16 Italian in the Top 100 di Wine Spectator

Top 100 Wine Spectators

After launching release in fits and starts on the top ten most anticipated by manufacturers, retailers and wine lovers , the drafting of Wine Spectator has unveiled the wine judged best of the year , Spain’s La Rioja Imperial Gran Reserva 2004 Cune , with a score of 95 / 100 , priced $ 63 , and secondly the Bordeaux St.- Emilion 2010 Château Canon -La Gaffelière , in third place Evenstad Reserve Pinot Noir Willamette Valley of Oregon’s Domaine Serene . Only nectar in the top ten is the Italian Barolo Monprivato 2008 Giuseppe Mascarello & Figlio .

A ranking that , as far as we are concerned , on the whole still spoken mainly in Tuscany and Piedmont. With no absolute results of excellence with respect to the new world wine countries , with France and Spain , but with the positive aspect of seeing among the top 100 wines of the world also territories not so obvious to the general public . In other words: not very well on the assessments recognized that there were 10-15 years ago , its space to the usual suspects , but with emerging territories of absolute interest – in the past completely snubbed – finally recognized at the international level , such as Valtellina , Campania, Basilicata and Sicily. This is the trend that emerges from the famous “Top 100” prestigious magazine ‘s 2013 American Wine Spectator .

Sixteen Italian wines classified (as in 2012) , of which 5 Piedmontese : 4 Barolo and Barbaresco 1 , and 6 Tuscany : 2 Brunello di Montalcino, Chianti Classico 1 , 1 Nobile di Montepulciano , Bolgheri 1 and 2 IGT Toscana . To keep company with Barolo from Giuseppe Mascarello & Figlio , who finished in 6th place , arrive Barolo Albe 2008 GD Vajra to occupy 16 square ᵃ and Chianti Classico 2010 Poggerino , 18 ° . Following this, the 21st Bolgheri 2011 , Le Macchiole ; 24 ° Brunello di Montalcino 2008 Pertimali Livio Sassetti .

In 50th place is the scene of Sicily, with the Cerasuolo di Vittoria Classico 2010 from Cos ; 58th Vino Nobile di Montepulciano 2010 Avignonesi ; 61 ° Barbaresco 2007 Barbaresco producers , at an altitude of 66 states Basilicata, with Aglianico del Vulture Macari ‘ 2007 Macarico . At n . 80 stands in the Tuscan Maremma Mongrana 2010 Querciabella , below, at n . 82 – big surprise – from Valtellina Superiore Sassella 2009 Mamete Prevostini . At n . 86 debuts Ranked Barolo La Rosa 2008 Fontanafredda . At n . 91 another great classic of Italian , often unfairly overlooked : Taurasi Radici Riserva 2006 Mastroberardino . At an altitude of 94 Barolo Prapò 2009 Schiavenza . Closure without surprises , the whole of Tuscany, with the Brunello di Montalcino 2008 Montosoli Altesino n. 96 , and with the Tuscany Gates 2011 Badia a Coltibuono, n. 100 .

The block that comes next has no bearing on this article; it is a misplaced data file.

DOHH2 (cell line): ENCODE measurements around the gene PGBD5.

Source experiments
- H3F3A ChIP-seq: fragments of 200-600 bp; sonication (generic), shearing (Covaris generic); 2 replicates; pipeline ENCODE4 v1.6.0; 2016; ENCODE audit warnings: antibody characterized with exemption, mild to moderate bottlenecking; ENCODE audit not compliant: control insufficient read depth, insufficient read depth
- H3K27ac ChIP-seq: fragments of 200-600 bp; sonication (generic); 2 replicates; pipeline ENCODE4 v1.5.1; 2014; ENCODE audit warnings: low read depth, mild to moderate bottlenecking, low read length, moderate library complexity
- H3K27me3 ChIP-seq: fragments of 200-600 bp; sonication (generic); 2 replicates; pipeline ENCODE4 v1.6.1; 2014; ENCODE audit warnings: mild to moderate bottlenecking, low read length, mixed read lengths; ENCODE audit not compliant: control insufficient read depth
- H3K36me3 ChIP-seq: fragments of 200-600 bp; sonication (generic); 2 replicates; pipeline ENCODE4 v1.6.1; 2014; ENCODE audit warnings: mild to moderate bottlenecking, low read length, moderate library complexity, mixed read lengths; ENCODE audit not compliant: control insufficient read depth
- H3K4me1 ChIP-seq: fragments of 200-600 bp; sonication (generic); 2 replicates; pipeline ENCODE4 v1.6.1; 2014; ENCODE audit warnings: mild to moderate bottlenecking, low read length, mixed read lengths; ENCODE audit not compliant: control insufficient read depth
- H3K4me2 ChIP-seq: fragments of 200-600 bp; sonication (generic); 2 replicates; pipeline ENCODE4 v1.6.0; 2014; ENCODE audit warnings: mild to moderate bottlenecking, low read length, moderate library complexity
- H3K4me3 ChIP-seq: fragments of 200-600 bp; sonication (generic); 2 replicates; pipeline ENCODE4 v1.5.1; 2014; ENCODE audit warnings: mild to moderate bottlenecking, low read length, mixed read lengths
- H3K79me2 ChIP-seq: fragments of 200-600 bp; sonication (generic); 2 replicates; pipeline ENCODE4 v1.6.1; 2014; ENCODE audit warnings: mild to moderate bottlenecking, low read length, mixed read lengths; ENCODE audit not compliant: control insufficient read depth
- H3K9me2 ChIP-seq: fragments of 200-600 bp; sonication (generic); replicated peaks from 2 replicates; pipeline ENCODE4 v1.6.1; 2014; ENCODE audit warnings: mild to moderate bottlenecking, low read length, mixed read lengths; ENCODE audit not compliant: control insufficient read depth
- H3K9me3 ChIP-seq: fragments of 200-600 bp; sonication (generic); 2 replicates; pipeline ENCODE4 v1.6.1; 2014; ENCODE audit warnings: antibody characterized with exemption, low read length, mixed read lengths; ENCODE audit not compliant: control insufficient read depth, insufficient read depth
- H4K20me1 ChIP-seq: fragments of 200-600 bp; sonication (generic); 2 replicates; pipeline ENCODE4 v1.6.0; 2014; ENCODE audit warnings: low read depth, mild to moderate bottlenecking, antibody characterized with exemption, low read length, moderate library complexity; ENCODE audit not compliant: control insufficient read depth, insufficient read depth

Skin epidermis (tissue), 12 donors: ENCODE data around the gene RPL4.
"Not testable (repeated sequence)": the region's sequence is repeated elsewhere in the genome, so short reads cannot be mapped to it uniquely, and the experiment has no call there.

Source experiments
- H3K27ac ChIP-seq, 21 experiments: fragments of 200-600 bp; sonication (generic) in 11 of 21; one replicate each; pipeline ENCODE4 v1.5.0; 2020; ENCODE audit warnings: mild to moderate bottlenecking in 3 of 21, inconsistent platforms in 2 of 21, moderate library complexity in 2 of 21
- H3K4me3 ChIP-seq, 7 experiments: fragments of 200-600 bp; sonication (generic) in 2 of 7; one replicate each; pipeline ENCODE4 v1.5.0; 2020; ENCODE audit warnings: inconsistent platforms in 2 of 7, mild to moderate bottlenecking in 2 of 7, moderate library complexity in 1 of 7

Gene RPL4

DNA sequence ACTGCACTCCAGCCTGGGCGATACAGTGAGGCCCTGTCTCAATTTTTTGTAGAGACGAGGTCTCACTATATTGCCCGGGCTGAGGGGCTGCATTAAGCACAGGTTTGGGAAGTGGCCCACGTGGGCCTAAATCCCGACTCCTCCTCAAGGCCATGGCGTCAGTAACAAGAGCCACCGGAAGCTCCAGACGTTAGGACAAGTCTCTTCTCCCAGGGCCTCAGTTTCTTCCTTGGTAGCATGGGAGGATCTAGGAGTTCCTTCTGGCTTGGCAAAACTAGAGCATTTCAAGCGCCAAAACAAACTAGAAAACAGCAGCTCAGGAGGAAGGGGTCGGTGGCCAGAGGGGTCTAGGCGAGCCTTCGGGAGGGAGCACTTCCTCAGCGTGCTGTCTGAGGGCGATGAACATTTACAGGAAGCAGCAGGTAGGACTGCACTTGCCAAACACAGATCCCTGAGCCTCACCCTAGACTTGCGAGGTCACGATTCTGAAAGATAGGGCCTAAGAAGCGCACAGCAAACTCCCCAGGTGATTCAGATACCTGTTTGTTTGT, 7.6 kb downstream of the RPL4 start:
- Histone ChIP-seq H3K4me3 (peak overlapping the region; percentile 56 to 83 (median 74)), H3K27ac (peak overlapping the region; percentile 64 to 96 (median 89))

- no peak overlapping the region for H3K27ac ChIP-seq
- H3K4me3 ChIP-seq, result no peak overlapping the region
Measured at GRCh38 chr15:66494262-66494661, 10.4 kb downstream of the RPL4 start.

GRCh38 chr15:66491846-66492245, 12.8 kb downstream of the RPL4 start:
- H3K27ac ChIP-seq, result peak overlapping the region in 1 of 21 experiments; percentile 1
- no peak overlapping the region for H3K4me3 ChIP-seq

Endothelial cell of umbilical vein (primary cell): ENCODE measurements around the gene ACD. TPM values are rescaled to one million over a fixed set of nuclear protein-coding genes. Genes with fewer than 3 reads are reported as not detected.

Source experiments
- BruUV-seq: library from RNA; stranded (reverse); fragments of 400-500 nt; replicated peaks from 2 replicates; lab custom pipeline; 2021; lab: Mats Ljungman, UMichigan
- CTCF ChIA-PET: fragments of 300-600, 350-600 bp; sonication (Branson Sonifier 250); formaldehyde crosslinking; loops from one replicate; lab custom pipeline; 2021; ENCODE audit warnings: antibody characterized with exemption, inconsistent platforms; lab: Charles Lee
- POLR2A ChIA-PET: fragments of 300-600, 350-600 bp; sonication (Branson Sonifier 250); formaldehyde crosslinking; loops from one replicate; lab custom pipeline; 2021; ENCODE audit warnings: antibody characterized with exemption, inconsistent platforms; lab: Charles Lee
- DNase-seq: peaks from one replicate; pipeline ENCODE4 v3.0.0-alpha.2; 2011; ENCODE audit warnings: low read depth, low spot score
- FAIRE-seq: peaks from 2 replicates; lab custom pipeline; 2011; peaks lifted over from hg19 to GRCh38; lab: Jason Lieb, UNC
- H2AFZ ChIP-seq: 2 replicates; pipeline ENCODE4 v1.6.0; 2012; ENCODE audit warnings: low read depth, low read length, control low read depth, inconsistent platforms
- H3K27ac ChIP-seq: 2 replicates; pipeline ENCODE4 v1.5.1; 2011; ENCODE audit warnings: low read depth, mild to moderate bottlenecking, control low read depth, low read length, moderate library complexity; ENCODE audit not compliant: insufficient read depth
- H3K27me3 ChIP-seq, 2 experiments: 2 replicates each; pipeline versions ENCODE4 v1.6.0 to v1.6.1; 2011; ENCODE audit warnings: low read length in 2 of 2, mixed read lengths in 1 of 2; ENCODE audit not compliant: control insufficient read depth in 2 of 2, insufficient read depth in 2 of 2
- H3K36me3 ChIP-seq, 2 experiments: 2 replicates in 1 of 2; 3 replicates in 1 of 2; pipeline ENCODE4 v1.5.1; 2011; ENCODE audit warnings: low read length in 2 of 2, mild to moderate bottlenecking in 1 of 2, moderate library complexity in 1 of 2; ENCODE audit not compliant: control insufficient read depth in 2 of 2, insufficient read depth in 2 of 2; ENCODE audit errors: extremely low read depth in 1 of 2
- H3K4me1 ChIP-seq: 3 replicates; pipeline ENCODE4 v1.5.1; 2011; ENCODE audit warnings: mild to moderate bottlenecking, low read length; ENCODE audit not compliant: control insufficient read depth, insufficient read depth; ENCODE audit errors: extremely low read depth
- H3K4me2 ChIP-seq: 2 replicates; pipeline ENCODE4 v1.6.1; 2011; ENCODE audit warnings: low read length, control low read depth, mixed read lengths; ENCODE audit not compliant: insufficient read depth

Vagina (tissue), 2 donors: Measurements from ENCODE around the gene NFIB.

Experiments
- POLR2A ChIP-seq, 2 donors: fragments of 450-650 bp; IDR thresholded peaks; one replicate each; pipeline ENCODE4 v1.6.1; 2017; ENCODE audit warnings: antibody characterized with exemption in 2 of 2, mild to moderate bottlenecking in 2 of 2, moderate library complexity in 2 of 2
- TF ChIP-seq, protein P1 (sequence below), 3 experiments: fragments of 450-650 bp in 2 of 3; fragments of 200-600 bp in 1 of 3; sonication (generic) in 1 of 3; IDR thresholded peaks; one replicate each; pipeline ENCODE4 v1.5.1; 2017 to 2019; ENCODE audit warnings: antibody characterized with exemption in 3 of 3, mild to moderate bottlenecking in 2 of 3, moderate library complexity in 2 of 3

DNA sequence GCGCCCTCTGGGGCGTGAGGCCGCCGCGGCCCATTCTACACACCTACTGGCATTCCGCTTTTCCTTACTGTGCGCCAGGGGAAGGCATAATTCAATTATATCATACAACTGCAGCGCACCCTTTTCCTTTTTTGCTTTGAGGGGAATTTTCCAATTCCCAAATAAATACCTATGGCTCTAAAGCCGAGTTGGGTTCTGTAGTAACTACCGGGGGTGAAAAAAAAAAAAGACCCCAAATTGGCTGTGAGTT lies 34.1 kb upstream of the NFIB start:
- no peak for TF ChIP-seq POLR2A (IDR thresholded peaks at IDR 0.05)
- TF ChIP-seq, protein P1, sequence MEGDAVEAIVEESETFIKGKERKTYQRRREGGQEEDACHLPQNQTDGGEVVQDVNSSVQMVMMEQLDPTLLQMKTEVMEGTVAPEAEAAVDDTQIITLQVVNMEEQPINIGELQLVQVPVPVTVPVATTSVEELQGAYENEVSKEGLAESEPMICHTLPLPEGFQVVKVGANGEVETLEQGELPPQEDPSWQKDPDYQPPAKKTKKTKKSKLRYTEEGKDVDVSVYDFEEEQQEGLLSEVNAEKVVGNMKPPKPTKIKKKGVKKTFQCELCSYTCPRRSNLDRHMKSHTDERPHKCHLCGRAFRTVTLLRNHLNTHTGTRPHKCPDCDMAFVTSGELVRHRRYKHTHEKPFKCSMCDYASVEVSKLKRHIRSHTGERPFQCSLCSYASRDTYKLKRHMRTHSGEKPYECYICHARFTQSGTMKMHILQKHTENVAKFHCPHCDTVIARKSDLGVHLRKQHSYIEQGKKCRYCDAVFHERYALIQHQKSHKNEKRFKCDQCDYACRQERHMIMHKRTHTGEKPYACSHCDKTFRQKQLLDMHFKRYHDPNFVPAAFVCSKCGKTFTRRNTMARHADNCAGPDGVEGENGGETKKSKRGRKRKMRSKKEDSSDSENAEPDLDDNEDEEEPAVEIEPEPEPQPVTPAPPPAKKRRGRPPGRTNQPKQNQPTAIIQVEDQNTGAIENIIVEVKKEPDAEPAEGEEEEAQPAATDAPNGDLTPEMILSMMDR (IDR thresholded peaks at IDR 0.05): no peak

3 Comments Add yours

  1. thank you for your comment. i am totally ok with your point of you about the italian wines that are catching french wines.
    and is so tru that in U.S are only the wines that never will drink here because they are so cheap wines and very commercial.
    My all point of view of this blog is trying to find crafted wines and am trying ( next year in California ) to bring them in the US but trust me is very dificult cuz of the bureaucracy of the italians law…

    Thank You agani


  2. BTW, thanks for re-blogging my post!

    Recently spent two weeks tasting wine in Italy and was overwhelmed. From Piedmonte nebbiolo – classic old-world styled wines that transcend Bordeaux (IMHO) , to Valpolicella appassimento fruit wines – huge, fruity wines made in a cooler climate, to Terlano’s white varietal vineyards – in high elevation Tyrol mountain valleys producing wines that can age like white Burgundy, to wonderful warm climate varietals like Vulture anglianico… one of the oldest in the world.

    Italy is fast catching France in the race for diversity, quality and value in wine. We need a greater selection of Italian wine imported and sold in the U.S.!


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